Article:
Famous Important World News Stories of the First Half of 2013

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World news of the first half of 2013 mostly focused around the political conflicts and wars, with American involvement. Important among them were the Syrian conflict and the firm stand of North Korea. Change of papacy is also a distinguishing feature of the first half of 2013. Natural disasters in the form of earthquakes, landslides, torrential rains and river floods have also been notable features of this period. In addition to the natural disasters, manmade works too have caused immense disasters. Famous stories of this period include some interesting scientific discoveries. Genetic engineering has helped man resolve some old unsolved secrets, and scientists have been able to reconstruct whole the skull of the earliest human beings, starting from DNA taken from only a toe. Growth of some bryophytes, left frozen under glaciers for more than 400 years, has been revived in a research lab.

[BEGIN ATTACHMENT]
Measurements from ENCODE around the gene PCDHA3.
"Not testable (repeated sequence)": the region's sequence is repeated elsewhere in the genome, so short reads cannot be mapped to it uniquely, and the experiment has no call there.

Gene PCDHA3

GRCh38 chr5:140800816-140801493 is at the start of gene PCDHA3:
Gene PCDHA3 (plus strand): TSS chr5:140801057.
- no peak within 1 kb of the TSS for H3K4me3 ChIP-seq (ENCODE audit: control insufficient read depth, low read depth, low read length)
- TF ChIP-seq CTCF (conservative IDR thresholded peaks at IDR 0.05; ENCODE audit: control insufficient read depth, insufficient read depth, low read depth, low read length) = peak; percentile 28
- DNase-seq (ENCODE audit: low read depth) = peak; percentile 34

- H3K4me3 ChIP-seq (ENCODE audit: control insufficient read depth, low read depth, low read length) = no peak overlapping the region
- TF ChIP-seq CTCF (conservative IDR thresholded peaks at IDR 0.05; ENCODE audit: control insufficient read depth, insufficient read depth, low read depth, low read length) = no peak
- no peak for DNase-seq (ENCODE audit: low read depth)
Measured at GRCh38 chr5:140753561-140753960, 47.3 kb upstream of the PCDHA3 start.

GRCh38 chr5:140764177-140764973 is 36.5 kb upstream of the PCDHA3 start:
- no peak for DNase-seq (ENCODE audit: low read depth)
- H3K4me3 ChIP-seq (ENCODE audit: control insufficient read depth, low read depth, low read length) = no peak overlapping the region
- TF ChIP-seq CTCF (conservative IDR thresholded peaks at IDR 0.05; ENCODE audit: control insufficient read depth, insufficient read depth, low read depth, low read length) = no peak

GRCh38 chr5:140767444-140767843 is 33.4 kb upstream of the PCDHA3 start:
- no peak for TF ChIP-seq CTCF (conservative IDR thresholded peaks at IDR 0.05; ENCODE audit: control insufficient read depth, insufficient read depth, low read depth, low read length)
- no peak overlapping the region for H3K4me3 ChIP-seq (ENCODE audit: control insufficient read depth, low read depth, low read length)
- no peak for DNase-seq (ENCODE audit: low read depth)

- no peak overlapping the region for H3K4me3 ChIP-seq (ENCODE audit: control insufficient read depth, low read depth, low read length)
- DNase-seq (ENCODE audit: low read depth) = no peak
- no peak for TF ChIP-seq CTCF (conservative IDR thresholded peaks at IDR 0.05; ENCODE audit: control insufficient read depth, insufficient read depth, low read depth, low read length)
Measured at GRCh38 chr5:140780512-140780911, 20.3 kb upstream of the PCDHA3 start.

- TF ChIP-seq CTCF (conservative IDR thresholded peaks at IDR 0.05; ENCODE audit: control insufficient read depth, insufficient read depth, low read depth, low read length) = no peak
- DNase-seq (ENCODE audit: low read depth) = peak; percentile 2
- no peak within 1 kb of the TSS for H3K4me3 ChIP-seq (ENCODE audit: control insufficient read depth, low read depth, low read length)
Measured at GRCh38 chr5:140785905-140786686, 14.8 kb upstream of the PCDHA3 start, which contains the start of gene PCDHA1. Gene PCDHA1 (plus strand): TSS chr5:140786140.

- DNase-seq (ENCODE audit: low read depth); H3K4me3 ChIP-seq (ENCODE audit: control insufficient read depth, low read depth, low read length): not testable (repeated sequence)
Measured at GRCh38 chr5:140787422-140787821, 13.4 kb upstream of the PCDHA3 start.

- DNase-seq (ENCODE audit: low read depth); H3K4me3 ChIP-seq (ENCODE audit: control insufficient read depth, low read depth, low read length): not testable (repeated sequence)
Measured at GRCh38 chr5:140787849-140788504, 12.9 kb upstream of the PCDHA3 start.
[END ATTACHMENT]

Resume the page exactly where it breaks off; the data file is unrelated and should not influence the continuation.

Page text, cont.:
1. Stade Félix Houphouët-Boigny, stampede – January 1, 2013

Stade Félix Houphouët-Boigny, stampede
Stade Félix Houphouët-Boigny, stampede

Formerly known as Stade Andre Geo, the renovated stadium in Abidjan, Ivory Coast, was renamed after the president Felix Houphouët-Boigny. It was built in 1964 to organize the Games of Abidjan. It had also hosted Amnesty International’s Human Rights Now! Benefit Concert in the past. On January 1, 2013, between 1 and 4 a.m., a homebound mob ran into another mob moving in the opposite direction. People were returning to their homes following the fireworks play in connection with the New Year’s Eve fireworks display. In the deadly stampede, 61 people, including 26 children, were killed and more than 200 were injured. The president Felix Houphouët-Boigny declared three days national mourning. The government extended condolences to the families of the deceased and promised thorough probe into the cause of the stampede. A senior officer commented that ‘people were walked over and suffocated by the crowd.’

2. Hillary Clinton says goodbye to state department – February 1, 2013 (Friday)

Hillary Clinton
Hillary Clinton